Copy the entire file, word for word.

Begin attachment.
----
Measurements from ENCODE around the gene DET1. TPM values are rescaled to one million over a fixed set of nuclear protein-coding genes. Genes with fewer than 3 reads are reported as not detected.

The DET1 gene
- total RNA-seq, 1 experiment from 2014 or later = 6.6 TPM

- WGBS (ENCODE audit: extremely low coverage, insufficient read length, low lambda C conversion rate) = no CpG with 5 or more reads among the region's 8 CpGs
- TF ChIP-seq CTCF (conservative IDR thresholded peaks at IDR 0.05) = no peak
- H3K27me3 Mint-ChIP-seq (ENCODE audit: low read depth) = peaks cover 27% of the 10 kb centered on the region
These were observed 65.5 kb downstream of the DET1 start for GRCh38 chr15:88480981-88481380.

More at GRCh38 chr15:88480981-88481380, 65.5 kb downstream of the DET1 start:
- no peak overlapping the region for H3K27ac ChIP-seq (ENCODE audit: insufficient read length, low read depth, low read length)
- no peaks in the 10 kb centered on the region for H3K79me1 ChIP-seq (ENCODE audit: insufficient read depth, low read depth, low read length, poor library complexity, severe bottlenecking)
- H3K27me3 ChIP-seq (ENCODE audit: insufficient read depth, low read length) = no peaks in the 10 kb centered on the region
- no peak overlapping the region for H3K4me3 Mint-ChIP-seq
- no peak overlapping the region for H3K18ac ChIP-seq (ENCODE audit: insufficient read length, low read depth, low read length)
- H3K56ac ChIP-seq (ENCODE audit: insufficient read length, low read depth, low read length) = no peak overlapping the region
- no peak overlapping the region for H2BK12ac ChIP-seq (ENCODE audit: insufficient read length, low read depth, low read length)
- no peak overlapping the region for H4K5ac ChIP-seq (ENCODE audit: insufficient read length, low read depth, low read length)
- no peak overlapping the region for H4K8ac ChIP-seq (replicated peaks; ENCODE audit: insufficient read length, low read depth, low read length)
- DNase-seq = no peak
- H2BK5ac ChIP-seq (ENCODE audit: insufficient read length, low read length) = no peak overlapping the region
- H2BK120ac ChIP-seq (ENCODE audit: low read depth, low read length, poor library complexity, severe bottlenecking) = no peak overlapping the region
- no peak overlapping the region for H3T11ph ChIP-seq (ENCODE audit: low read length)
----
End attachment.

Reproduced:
Measurements from ENCODE around the gene DET1. TPM values are rescaled to one million over a fixed set of nuclear protein-coding genes. Genes with fewer than 3 reads are reported as not detected.

The DET1 gene
- total RNA-seq, 1 experiment from 2014 or later = 6.6 TPM

- WGBS (ENCODE audit: extremely low coverage, insufficient read length, low lambda C conversion rate) = no CpG with 5 or more reads among the region's 8 CpGs
- TF ChIP-seq CTCF (conservative IDR thresholded peaks at IDR 0.05) = no peak
- H3K27me3 Mint-ChIP-seq (ENCODE audit: low read depth) = peaks cover 27% of the 10 kb centered on the region
These were observed 65.5 kb downstream of the DET1 start for GRCh38 chr15:88480981-88481380.

More at GRCh38 chr15:88480981-88481380, 65.5 kb downstream of the DET1 start:
- no peak overlapping the region for H3K27ac ChIP-seq (ENCODE audit: insufficient read length, low read depth, low read length)
- no peaks in the 10 kb centered on the region for H3K79me1 ChIP-seq (ENCODE audit: insufficient read depth, low read depth, low read length, poor library complexity, severe bottlenecking)
- H3K27me3 ChIP-seq (ENCODE audit: insufficient read depth, low read length) = no peaks in the 10 kb centered on the region
- no peak overlapping the region for H3K4me3 Mint-ChIP-seq
- no peak overlapping the region for H3K18ac ChIP-seq (ENCODE audit: insufficient read length, low read depth, low read length)
- H3K56ac ChIP-seq (ENCODE audit: insufficient read length, low read depth, low read length) = no peak overlapping the region
- no peak overlapping the region for H2BK12ac ChIP-seq (ENCODE audit: insufficient read length, low read depth, low read length)
- no peak overlapping the region for H4K5ac ChIP-seq (ENCODE audit: insufficient read length, low read depth, low read length)
- no peak overlapping the region for H4K8ac ChIP-seq (replicated peaks; ENCODE audit: insufficient read length, low read depth, low read length)
- DNase-seq = no peak
- H2BK5ac ChIP-seq (ENCODE audit: insufficient read length, low read length) = no peak overlapping the region
- H2BK120ac ChIP-seq (ENCODE audit: low read depth, low read length, poor library complexity, severe bottlenecking) = no peak overlapping the region
- no peak overlapping the region for H3T11ph ChIP-seq (ENCODE audit: low read length)